Haggard, Henry Rider

The following article is from The Great Soviet Encyclopedia (1979). It might be outdated or ideologically biased.

Haggard, Henry Rider

 

Born June 22, 1856, at West Bradenham Hall, Norfolk; died May 14, 1925, in London. English writer and publicist.

Educated at law, Haggard served as a colonial bureaucrat in South Africa and traveled extensively. His work is inclined toward the exotic and an idealization of the past. His novels King Solomon’s Mines (1885), Montezuma’s Daughter (1893), and Fair Margaret (1907) are filled with sympathy for the oppressed peoples of the colonies; they are distinguished by engaging, dynamic plots and informative narration. His later works, such as Queen Sheba’s Ring (1910), Child of Storm (1913), and Allan and the Holy Flower (1915), contain strong elements of mysticism and preach the cult of white supremacy. Haggard adhered to extremely conservative social and economic views; his book Rural England (1902) evoked severe criticism from V. I. Lenin.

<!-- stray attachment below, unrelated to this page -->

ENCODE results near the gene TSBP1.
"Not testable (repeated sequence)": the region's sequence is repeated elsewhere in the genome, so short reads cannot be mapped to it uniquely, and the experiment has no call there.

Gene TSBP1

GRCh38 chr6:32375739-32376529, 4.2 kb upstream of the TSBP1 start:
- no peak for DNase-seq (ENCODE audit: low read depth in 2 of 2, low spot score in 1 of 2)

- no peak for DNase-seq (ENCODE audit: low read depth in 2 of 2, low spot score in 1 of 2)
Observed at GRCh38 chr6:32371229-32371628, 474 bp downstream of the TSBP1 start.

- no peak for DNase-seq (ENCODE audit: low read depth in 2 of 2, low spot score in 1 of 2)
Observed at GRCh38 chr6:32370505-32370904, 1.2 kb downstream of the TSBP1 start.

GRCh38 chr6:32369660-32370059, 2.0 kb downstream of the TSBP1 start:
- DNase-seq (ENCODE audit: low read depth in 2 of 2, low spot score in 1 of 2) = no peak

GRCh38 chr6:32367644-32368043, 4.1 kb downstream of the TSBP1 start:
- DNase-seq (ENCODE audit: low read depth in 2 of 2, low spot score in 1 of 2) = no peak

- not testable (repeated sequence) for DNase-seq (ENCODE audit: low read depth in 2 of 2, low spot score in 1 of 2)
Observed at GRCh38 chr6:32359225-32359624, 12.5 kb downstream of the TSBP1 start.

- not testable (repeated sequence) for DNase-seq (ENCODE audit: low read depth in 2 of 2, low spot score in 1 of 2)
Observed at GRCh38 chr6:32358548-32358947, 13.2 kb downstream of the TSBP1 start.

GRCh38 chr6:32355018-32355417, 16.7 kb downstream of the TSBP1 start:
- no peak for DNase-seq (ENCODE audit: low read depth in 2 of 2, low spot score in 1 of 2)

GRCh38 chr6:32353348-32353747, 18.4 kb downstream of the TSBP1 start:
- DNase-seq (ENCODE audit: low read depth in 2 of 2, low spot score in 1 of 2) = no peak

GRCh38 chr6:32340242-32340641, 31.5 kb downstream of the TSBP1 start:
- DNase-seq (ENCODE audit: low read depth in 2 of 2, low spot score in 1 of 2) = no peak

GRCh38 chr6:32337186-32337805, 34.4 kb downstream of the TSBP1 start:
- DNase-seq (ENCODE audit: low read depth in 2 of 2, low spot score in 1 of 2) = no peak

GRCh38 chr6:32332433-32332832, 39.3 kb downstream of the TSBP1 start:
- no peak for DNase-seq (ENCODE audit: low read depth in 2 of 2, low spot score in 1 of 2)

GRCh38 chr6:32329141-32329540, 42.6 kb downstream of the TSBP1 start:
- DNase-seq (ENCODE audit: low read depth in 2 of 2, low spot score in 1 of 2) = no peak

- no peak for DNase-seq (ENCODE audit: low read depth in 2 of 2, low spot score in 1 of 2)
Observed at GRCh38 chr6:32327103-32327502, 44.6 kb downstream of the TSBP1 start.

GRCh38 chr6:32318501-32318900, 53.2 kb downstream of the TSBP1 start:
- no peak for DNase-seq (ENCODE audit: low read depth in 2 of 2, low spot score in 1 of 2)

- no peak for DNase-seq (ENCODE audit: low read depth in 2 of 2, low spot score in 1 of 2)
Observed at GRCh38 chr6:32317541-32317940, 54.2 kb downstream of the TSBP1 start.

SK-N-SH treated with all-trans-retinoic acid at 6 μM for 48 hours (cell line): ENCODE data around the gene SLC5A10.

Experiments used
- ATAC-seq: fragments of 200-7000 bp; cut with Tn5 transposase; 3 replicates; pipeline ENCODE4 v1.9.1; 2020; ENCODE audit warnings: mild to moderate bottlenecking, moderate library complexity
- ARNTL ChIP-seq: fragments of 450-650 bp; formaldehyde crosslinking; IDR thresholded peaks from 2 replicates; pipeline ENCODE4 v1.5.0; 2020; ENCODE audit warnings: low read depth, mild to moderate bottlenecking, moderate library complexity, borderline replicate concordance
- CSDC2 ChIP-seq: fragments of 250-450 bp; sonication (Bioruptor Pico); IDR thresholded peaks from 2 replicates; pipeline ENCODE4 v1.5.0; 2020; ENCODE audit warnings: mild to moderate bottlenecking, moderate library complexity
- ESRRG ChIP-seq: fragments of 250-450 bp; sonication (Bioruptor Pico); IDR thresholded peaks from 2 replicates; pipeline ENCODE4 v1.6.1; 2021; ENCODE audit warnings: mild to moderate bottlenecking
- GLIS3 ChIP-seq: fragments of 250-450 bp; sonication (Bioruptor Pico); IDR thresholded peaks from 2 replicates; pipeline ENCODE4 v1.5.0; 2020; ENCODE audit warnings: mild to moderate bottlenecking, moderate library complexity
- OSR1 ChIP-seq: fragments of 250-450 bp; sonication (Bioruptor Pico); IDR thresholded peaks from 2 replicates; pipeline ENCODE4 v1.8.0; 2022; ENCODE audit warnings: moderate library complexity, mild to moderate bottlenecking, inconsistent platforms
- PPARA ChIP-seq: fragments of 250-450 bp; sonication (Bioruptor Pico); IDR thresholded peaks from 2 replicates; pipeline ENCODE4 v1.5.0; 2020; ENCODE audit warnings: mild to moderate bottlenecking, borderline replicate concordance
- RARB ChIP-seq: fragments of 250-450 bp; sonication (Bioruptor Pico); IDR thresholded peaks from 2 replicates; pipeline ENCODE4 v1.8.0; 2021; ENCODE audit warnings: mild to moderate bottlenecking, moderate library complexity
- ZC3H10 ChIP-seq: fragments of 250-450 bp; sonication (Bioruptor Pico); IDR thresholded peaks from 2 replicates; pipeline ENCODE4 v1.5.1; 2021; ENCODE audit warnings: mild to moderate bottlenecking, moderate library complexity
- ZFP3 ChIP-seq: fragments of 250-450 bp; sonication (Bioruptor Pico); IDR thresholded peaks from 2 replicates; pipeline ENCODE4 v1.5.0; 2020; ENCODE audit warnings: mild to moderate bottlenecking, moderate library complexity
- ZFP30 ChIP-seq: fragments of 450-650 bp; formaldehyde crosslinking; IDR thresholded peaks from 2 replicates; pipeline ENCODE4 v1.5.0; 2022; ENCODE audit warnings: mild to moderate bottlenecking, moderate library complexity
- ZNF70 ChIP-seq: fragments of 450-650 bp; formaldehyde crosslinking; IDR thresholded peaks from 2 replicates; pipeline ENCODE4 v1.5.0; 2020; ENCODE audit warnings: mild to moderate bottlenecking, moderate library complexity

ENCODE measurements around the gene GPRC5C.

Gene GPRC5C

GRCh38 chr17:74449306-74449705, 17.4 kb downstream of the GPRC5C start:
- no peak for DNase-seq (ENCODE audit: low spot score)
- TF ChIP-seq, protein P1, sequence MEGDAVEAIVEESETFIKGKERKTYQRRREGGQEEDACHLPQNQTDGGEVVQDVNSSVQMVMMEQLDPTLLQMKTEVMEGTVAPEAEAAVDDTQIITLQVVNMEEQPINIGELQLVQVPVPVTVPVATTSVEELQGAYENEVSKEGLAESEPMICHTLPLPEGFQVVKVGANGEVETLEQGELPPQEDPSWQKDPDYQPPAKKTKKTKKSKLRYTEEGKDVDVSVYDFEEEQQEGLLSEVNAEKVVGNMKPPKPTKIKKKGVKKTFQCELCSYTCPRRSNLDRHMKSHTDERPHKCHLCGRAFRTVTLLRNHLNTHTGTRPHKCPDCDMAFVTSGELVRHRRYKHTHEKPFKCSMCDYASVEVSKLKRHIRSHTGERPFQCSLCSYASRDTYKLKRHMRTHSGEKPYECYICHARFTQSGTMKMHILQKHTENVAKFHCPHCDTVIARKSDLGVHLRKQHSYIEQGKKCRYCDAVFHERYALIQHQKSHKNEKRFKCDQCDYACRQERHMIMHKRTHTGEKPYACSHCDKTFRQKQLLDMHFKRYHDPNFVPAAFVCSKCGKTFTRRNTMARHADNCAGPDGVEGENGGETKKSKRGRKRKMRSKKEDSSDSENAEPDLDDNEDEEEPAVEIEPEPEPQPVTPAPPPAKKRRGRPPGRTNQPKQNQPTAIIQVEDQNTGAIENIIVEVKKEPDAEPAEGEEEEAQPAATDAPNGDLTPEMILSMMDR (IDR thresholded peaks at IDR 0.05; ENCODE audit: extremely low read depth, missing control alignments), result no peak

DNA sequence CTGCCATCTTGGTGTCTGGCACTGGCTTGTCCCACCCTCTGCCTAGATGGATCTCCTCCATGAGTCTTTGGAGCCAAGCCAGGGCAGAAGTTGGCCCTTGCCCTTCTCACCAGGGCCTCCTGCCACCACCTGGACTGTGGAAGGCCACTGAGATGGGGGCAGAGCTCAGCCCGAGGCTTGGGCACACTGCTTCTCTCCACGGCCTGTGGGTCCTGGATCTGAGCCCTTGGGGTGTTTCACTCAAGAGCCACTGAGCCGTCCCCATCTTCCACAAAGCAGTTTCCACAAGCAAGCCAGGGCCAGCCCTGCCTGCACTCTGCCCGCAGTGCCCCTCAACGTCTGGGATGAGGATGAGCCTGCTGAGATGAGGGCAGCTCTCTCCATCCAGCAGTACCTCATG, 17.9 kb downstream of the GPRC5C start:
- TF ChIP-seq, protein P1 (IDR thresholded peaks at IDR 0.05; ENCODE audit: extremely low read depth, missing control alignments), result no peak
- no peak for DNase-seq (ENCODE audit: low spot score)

WORKS

The Works. New York, 1928.
In Russian translation:
[Sobr. romanov], vols. [1–20]. Petrograd [1915].
Missiia v Transvaal’. Moscow, 1973.

REFERENCES

Leninskiisbornik, vol. XXXII. Moscow, 1938.
Cohen, M. Rider Haggard, 2nded. London, 1968.

R. IU. OLIUNIN

The Great Soviet Encyclopedia, 3rd Edition (1970-1979). © 2010 The Gale Group, Inc. All rights reserved.
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